The NHL: exhilarating and under appreciated

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Ryan Bendersky, Editorial Staff

Whenever I think of ice hockey, my mind goes straight to the sounds: the chick of the hockey stick receiving the puck off of a pinpoint pass, the boooom off of the boards when a shot misses the goal, and of course the brrrrnnt of the goal horn when your favorite team scores. The National Hockey League (NHL) has always taken the backseat in North American sports compared to the likes of football, baseball, and basketball, and I’ve never really understood why. Maybe I am biased since I have been a huge Blues hockey fan my whole life due to my father introducing me to the immensely exciting sport when I was a child. Regardless, I’ve always been amazed by the sport’s fast paced action, physicality, excitement, and many other impressive traits that I simply don’t see off of other sports compared to that of hockey.

One aspect that sets ice hockey apart from other popular North American sports is the nonstop action. There are almost no breaks in the play of a hockey game as television stations only have time to fit in 2-3 commercial breaks in a single period. The game can only be temporarily halted by injuries, penalties, and minor infractions such as offsides, goals, and when the puck goes out of play or is found covered by a goalie for a freeze. Ice hockey is the only major sport in North America that allows player substitutions during gameplay, meaning that once the game gets going there are not many things that will stop it. 

With this in mind, there is almost always something to pay attention to and cheer for during a hockey game. In comparison, football takes a 40 second break after every play, basketball the last 20 seconds of a game could take 15 minutes with all the timeouts, and baseball, we all know why baseball is slow.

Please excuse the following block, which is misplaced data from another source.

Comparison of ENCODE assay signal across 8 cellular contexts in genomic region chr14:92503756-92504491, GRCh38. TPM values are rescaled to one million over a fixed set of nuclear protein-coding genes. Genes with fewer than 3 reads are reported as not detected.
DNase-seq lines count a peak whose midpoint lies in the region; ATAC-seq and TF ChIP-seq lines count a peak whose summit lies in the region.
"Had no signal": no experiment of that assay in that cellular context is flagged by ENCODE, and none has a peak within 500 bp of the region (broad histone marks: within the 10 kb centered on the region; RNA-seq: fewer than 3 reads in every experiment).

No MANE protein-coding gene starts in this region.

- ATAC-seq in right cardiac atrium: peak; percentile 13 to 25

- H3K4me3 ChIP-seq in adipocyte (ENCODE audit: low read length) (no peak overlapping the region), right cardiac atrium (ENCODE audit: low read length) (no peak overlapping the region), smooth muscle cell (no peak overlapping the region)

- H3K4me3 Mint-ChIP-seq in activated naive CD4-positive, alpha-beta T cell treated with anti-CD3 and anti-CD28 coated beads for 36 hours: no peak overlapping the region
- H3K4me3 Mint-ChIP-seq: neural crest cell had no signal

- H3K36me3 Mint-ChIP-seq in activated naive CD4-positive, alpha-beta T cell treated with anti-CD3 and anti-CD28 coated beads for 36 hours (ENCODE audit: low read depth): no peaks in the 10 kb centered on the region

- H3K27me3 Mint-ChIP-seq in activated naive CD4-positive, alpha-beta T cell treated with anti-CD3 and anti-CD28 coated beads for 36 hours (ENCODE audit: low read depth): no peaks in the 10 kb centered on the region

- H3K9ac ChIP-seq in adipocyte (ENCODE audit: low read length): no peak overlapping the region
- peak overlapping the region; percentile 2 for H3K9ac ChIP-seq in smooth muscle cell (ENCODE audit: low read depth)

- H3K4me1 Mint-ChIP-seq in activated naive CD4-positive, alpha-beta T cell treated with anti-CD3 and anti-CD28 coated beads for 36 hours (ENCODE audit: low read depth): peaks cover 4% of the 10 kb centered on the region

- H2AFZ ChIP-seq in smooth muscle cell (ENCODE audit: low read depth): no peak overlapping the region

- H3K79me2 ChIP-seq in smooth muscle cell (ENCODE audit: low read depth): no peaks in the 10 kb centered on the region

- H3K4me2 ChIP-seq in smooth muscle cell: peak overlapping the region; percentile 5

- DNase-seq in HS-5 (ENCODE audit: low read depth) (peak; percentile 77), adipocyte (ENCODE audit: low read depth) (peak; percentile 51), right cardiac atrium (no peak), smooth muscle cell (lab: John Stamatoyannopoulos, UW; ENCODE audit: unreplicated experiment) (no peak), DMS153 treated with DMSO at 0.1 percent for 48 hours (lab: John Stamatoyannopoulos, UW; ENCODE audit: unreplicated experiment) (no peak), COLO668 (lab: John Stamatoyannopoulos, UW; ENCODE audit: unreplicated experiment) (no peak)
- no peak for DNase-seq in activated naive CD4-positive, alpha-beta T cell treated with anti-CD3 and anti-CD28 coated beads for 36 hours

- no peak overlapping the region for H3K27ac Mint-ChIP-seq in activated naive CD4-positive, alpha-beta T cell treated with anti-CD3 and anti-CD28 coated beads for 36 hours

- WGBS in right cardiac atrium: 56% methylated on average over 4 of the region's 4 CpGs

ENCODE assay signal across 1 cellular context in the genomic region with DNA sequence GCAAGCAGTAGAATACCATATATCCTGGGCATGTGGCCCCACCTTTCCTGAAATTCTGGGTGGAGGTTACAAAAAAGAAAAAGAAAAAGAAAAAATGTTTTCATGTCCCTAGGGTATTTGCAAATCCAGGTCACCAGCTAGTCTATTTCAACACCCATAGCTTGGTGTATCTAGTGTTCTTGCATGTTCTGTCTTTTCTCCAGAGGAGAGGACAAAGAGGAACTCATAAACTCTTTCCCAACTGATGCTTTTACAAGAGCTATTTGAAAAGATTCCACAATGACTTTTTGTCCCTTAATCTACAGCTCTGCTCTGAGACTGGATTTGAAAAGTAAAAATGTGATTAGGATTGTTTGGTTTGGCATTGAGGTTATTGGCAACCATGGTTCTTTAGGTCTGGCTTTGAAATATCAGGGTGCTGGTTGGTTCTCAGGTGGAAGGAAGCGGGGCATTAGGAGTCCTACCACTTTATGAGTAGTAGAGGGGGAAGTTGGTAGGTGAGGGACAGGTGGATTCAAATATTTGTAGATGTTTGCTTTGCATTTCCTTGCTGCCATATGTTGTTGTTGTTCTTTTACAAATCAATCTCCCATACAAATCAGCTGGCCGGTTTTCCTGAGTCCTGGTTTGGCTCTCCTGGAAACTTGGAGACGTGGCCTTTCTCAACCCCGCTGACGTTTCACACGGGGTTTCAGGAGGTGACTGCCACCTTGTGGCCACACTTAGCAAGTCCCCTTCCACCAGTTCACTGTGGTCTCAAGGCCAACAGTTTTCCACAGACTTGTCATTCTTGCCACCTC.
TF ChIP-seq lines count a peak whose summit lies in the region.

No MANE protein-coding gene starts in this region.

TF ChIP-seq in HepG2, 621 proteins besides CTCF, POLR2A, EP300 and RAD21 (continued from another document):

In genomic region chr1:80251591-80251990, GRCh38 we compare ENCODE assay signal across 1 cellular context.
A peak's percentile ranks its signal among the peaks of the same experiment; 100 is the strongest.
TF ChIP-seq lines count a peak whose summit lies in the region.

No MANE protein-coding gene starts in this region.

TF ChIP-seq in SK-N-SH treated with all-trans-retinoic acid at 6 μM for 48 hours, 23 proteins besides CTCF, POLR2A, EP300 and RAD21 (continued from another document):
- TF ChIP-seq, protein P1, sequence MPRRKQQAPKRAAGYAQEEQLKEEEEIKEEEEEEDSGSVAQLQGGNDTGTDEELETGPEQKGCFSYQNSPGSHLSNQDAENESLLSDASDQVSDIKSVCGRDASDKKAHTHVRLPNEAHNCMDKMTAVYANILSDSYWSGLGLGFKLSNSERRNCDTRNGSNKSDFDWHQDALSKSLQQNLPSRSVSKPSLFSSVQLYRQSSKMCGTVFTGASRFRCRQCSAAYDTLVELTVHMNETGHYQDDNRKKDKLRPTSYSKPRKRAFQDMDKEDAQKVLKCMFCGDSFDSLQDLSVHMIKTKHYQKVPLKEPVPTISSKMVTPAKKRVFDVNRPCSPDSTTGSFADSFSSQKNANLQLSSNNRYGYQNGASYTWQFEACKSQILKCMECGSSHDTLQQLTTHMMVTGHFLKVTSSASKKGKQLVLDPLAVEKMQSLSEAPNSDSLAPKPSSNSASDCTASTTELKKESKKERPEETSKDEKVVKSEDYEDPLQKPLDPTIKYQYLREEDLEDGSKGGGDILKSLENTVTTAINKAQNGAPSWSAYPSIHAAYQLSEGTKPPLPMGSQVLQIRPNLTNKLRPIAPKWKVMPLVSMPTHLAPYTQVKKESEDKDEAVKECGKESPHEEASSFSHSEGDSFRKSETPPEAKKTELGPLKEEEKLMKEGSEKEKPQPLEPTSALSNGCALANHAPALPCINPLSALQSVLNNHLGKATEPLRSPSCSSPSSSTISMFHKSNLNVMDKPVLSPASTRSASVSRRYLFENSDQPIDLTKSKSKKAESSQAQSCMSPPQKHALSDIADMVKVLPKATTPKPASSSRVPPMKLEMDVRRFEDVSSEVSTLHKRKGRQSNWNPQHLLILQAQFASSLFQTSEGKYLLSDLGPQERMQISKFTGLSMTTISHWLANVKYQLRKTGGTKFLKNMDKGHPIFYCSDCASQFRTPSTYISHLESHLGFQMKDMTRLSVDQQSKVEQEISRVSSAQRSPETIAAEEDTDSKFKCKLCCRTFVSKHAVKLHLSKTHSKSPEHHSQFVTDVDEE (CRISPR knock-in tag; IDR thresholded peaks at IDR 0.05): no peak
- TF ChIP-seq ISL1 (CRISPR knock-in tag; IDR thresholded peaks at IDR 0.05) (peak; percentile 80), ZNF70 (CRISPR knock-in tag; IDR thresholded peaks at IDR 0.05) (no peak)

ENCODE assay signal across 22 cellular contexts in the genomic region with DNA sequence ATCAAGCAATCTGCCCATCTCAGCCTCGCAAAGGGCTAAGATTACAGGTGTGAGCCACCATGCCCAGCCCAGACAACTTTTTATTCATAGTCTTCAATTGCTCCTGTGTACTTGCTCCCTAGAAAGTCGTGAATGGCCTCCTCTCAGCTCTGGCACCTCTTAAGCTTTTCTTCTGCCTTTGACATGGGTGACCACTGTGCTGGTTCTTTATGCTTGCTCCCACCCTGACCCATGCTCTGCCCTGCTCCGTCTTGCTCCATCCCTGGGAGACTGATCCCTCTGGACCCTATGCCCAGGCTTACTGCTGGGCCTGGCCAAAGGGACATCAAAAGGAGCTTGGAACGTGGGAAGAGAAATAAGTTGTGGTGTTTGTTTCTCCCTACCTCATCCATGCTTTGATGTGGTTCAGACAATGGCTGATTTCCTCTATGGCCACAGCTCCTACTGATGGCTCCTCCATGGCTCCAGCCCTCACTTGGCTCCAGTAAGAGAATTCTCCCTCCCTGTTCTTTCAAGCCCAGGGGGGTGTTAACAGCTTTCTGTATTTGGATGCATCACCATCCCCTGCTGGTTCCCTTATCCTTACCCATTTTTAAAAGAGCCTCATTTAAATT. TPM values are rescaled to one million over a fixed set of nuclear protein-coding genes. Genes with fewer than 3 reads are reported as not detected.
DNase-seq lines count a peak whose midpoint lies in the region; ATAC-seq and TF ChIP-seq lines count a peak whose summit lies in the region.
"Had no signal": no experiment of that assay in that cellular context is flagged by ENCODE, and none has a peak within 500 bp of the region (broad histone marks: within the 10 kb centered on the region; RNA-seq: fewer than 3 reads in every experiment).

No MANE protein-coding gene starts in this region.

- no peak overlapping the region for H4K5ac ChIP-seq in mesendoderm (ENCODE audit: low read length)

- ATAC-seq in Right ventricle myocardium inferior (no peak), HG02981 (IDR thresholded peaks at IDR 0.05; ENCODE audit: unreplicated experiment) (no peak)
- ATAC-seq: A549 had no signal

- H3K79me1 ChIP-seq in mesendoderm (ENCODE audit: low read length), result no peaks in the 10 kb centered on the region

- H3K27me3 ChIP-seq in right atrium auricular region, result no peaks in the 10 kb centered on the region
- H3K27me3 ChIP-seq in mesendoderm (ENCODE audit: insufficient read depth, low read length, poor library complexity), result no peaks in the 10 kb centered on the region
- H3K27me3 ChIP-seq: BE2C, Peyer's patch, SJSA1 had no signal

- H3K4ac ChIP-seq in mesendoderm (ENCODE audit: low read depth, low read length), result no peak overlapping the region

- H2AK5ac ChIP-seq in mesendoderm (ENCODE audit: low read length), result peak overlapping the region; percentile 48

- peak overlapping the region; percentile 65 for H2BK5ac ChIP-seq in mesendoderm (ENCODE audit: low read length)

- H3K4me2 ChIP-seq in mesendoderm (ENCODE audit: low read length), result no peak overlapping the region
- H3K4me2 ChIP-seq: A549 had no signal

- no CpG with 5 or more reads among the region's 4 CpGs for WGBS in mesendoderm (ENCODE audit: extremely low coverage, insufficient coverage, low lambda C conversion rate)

Something else that goes unnoticed is the physical intensity of hockey is immense, compared to other popular sports; yes, even football. Besides the hand eye coordination, agility, and nerves required to be a player of this sport, ice hockey a full contact sport played by people who need to be in great physical shape to compete, and all it takes is one well placed hit to send some of its best players crashing down on the cold, hard ice. 

Not only can you hit opposing players down to the ice, the NHL is the only North American sport not designed for fighting where fist fights are frequent and are generally allowed during gameplay. Though it doesn’t really help the score of the match, you must admit that fights are extremely entertaining and will keep you cheering loudly for the player from your team to come out on top. With these facts in mind I’m sure you can recognize the skills and physicality needed to play this sport.

Over everything I can say about the awesomeness of hockey, I think the playoffs are the most convincing part. The Stanley Cup Playoffs are considered to be the most grueling postseason contest of all sports leagues in North America. NFL teams generally must win 3-4 postseason games to win the Vince Lombardi Trophy. MLB teams must win 11 to win the World Series. NHL teams must win a total of 16 games before they take the title of Stanley Cup champions; no exceptions. Besides that there are generally less penalties called and games are more intensive, this affects the players making for more fights and hits happening. I am extremely excited to see how well my team, the Blues, will do this year in the playoffs.

So before you tell me how boring ice hockey is compared to every other sport, I would strongly suggest you to sit down and watch just one game. I’m sure you will be surprised by how much you like it!